Afghanistan is currently one of the poorest countries in the world with nearly 40 percent of the Afghan population living in poverty. Afghanistan is also one of the most politically corrupt countries in the world. In 2018, The anti-corruption organization Transparency International ranked Afghanistan an index score of 16/100 for its high levels of corruption. Over the past several decades, political corruption in Afghanistan has destabilized the country and contributed to its poverty problem.
USAID has always believed that political corruption and poverty are an interlinked problem because political corruption has a tendency to aggravate the symptoms of poverty in countries with struggling economic growth and political transition. Conversely, the social and economic inequalities that are found in impoverished countries are known to create systemic corruption.
The Scope of Contemporary Corruption in Afghanistan
The destabilizing effects of political corruption on Afghanistan cannot be underestimated. According to Special Inspector General for Afghanistan Reconstruction (SIGAR), a U.S. government agency tasked with the reconstruction of Afghanistan, corruption has been a major obstacle in the political, economic and cultural reconstruction of Afghanistan. The Asia Foundation has identified more than 70 forms of corruption currently within Afghanistan that cross a wide range of institutions, including international aid and public administration.
Two of the most common forms of corruption in Afghanistan are nepotism and bribery. Many of the basic public services provided by the government are only obtainable through the payment of bribes, which has caused severe distress to Afghan citizens. Afghanistan’s economic growth has been severely damaged by the reliance on bribes to pay for public services. Nepotism and patronage have made it difficult for honest people without connections to rise within the political system and have given impunity to corrupt officials.
Afghan Awareness and Perceptions of Corruption
Unfortunately, many Afghans believe certain forms of corruption are inevitable and, in certain cases, a legitimate form of political life. When surveyed in 2012, at least 30 percent believed that most forms of bribery were acceptable. This type of attitude towards political corruption can make efforts to reduce or eradicate corruption more difficult.
Nevertheless, the Afghan people have not been completely culturally ingrained with political corruption, and there are many who still criticize corruption in Afghanistan. Most Afghans have consistently stated in several polls that corruption is a serious problem that their country is facing. A study from the Asia Foundation has shown that most Afghans believe that political corruption was more severe during and after Karzai then it had been under several past regimes.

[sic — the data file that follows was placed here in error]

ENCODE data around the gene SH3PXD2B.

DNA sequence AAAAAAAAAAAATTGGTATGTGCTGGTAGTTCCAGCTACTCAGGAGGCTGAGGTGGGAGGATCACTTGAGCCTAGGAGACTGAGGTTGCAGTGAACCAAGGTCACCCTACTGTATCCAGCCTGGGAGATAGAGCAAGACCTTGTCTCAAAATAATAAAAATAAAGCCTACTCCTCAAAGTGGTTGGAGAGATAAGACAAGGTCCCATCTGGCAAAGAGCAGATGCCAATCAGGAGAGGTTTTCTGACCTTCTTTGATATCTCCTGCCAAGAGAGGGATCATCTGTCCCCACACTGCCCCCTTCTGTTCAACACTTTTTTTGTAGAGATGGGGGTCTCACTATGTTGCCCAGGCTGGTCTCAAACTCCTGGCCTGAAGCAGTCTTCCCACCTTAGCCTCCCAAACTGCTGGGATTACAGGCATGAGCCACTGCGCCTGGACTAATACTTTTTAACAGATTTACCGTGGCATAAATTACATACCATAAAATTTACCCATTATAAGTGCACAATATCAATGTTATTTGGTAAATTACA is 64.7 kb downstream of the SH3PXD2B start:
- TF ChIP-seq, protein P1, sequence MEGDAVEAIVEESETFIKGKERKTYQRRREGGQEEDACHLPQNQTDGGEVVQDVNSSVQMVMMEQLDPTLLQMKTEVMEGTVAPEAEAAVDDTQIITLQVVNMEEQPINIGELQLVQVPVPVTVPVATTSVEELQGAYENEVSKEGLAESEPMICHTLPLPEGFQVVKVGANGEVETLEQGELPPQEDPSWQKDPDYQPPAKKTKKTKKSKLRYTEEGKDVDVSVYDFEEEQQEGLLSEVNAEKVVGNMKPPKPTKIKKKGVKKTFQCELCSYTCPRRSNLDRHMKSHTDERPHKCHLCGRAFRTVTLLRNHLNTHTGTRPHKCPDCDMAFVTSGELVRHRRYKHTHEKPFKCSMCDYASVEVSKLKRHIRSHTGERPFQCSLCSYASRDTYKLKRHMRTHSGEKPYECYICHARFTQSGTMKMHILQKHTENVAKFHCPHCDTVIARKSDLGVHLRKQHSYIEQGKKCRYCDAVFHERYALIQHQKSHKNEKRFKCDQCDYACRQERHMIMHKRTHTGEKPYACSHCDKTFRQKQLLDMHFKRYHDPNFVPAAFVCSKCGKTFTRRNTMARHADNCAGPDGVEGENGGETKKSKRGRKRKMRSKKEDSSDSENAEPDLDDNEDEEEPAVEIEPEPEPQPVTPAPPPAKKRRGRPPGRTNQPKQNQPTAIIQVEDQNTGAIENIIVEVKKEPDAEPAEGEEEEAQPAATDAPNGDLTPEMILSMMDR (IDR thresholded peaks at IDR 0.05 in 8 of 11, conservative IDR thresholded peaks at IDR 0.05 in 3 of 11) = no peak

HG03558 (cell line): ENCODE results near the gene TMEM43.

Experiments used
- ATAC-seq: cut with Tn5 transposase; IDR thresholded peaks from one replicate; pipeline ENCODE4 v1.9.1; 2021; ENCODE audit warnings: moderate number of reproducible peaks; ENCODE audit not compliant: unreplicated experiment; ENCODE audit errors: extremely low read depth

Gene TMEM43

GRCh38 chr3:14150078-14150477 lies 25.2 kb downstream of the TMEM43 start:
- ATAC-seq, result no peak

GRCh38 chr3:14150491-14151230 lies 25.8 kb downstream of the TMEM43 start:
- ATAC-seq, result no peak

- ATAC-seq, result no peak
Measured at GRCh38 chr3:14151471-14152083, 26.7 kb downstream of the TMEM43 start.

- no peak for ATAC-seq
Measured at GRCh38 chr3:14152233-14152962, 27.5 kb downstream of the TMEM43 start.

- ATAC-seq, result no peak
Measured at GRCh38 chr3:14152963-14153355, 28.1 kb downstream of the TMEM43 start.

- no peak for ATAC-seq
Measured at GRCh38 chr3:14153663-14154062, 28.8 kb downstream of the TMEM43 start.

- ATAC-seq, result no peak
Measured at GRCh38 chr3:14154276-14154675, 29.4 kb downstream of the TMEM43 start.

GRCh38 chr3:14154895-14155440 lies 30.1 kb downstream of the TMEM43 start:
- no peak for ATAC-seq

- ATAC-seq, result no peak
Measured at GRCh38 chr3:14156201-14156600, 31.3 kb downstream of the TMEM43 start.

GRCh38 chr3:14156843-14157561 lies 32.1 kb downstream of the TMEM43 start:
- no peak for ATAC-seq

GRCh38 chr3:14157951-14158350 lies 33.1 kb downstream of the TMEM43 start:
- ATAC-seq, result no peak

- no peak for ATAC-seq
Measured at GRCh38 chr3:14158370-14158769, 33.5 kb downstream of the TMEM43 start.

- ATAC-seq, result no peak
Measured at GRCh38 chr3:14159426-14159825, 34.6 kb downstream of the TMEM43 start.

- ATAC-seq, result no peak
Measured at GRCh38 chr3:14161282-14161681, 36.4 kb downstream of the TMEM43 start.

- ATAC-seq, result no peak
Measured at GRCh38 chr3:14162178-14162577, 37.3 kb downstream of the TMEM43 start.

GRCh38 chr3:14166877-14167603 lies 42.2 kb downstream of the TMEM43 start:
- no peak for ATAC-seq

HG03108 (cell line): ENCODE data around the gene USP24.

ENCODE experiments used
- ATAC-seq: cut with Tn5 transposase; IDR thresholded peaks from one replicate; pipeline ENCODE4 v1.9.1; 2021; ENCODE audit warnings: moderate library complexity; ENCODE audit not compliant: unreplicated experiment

In 2014, President Ashraf Ghani was elected into executive office in Afghanistan. He has shown a remarkable commitment to developing and implementing strategies to decrease corruption and stabilize the country. Following his election in 2014, his first course of action was to not only dismiss several corrupt heads and directors of certain departments but also charge them with corruption, marking a major change from his predecessor Karzai.
In 2017, Afghanistan’s National Strategy for Combating Corruption (Anti-Corruption Strategy) was adopted by Afghanistan’s High Council and was developed under the supervision of President Ghani. The Strategy consists of 6 pillars outlining the course of action to be taken against corruption. This strategy was based on a comprehensive analysis of the causes and drivers of corruption and provides realistic goals that make it relatively easy to implement. Some of the pillars are designed to address nepotism (pillar 3) and money tracking (pillar 5).
The Ghani administration introduced new legislation in 2017 and 2018 to reduce and prevent corruption. The laws have been limited to a certain extent due to extenuating circumstances; however, they have had a certain level of success. The most notable success in the prosecution of corruption with this new legislation has been the adoption of a new Penal Code. This new Penal Code was the first to incorporate financial and corruption laws into its criminal provisions, making it a major achievement for the Afghanistan legal system.
Corruption Is Declining
While corruption is still pervasive in Afghanistan, these efforts have demonstrated some progress. Within the Transparency International Index, Afghanistan’s CPI score has steadily grown from 11 in 2015 to 16 in 2018, which is one of the largest increases any country has experienced in this amount of time. The introduction of new legislation and the adoption of the Anti-Corruption Strategy can provide a solid foundation to stabilize Afghanistan and reform its political system from corruption.
The government, under Ghani, has already taken the first steps in decreasing the significant level of corruption in Afghanistan throughout the country by implementing these strategies and laws. While progress may be slow, it appears that under President Ghani, Afghanistan may be on its way to political stabilization, allowing it to provide better public services and alleviate poverty within the country.
– Randall Costa